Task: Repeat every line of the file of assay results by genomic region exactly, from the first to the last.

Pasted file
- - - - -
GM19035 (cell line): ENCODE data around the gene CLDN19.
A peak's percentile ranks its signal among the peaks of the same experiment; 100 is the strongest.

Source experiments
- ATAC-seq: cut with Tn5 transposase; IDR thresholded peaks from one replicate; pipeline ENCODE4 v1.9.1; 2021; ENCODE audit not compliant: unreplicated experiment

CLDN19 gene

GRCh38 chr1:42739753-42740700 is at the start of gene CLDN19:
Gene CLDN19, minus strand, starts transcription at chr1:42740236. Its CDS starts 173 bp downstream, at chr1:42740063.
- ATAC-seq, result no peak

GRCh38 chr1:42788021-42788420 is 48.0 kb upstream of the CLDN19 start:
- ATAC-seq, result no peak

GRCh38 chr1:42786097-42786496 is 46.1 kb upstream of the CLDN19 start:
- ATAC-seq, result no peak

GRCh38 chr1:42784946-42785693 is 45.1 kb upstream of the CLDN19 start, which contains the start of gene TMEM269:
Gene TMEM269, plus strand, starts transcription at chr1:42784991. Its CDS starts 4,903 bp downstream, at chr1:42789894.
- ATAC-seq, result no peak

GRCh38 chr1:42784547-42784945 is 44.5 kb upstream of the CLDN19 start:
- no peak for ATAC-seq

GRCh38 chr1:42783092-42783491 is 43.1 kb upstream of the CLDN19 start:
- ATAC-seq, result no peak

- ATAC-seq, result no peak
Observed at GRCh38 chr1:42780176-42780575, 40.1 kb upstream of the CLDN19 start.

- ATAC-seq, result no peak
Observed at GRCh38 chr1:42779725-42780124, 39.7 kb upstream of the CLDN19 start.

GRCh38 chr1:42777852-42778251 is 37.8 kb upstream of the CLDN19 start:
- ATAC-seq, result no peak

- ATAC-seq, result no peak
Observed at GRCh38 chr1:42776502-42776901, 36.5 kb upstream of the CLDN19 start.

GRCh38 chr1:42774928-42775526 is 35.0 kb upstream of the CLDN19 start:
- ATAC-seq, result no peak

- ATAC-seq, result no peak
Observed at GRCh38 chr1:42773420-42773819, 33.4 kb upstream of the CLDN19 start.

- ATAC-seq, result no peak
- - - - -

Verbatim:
GM19035 (cell line): ENCODE data around the gene CLDN19.
A peak's percentile ranks its signal among the peaks of the same experiment; 100 is the strongest.

Source experiments
- ATAC-seq: cut with Tn5 transposase; IDR thresholded peaks from one replicate; pipeline ENCODE4 v1.9.1; 2021; ENCODE audit not compliant: unreplicated experiment

CLDN19 gene

GRCh38 chr1:42739753-42740700 is at the start of gene CLDN19:
Gene CLDN19, minus strand, starts transcription at chr1:42740236. Its CDS starts 173 bp downstream, at chr1:42740063.
- ATAC-seq, result no peak

GRCh38 chr1:42788021-42788420 is 48.0 kb upstream of the CLDN19 start:
- ATAC-seq, result no peak

GRCh38 chr1:42786097-42786496 is 46.1 kb upstream of the CLDN19 start:
- ATAC-seq, result no peak

GRCh38 chr1:42784946-42785693 is 45.1 kb upstream of the CLDN19 start, which contains the start of gene TMEM269:
Gene TMEM269, plus strand, starts transcription at chr1:42784991. Its CDS starts 4,903 bp downstream, at chr1:42789894.
- ATAC-seq, result no peak

GRCh38 chr1:42784547-42784945 is 44.5 kb upstream of the CLDN19 start:
- no peak for ATAC-seq

GRCh38 chr1:42783092-42783491 is 43.1 kb upstream of the CLDN19 start:
- ATAC-seq, result no peak

- ATAC-seq, result no peak
Observed at GRCh38 chr1:42780176-42780575, 40.1 kb upstream of the CLDN19 start.

- ATAC-seq, result no peak
Observed at GRCh38 chr1:42779725-42780124, 39.7 kb upstream of the CLDN19 start.

GRCh38 chr1:42777852-42778251 is 37.8 kb upstream of the CLDN19 start:
- ATAC-seq, result no peak

- ATAC-seq, result no peak
Observed at GRCh38 chr1:42776502-42776901, 36.5 kb upstream of the CLDN19 start.

GRCh38 chr1:42774928-42775526 is 35.0 kb upstream of the CLDN19 start:
- ATAC-seq, result no peak

- ATAC-seq, result no peak
Observed at GRCh38 chr1:42773420-42773819, 33.4 kb upstream of the CLDN19 start.

- ATAC-seq, result no peak